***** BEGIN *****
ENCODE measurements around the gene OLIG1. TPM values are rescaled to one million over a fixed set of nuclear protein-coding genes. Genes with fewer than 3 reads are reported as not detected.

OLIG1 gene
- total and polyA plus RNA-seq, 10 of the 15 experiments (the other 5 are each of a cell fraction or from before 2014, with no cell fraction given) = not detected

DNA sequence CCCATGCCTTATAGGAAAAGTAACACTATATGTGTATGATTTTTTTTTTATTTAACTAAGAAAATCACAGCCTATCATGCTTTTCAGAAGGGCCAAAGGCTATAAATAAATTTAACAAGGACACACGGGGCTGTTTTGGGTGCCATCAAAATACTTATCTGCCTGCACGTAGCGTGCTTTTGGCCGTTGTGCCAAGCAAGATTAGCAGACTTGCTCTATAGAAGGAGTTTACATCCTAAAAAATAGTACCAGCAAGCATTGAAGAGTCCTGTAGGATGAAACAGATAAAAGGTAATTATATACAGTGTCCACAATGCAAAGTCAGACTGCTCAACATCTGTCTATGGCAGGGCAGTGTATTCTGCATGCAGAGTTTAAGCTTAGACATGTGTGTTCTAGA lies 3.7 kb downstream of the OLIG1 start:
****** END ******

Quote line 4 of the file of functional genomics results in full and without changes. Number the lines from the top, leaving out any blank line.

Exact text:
DNA sequence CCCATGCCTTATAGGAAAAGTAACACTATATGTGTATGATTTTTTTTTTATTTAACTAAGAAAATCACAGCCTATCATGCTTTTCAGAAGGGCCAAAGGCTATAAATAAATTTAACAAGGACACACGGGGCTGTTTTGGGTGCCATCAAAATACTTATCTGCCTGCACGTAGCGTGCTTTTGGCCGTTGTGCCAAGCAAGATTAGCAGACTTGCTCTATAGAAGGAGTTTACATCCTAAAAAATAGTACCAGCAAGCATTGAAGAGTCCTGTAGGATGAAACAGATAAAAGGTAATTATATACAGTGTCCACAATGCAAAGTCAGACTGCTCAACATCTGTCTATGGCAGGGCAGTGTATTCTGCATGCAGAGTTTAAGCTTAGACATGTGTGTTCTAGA lies 3.7 kb downstream of the OLIG1 start: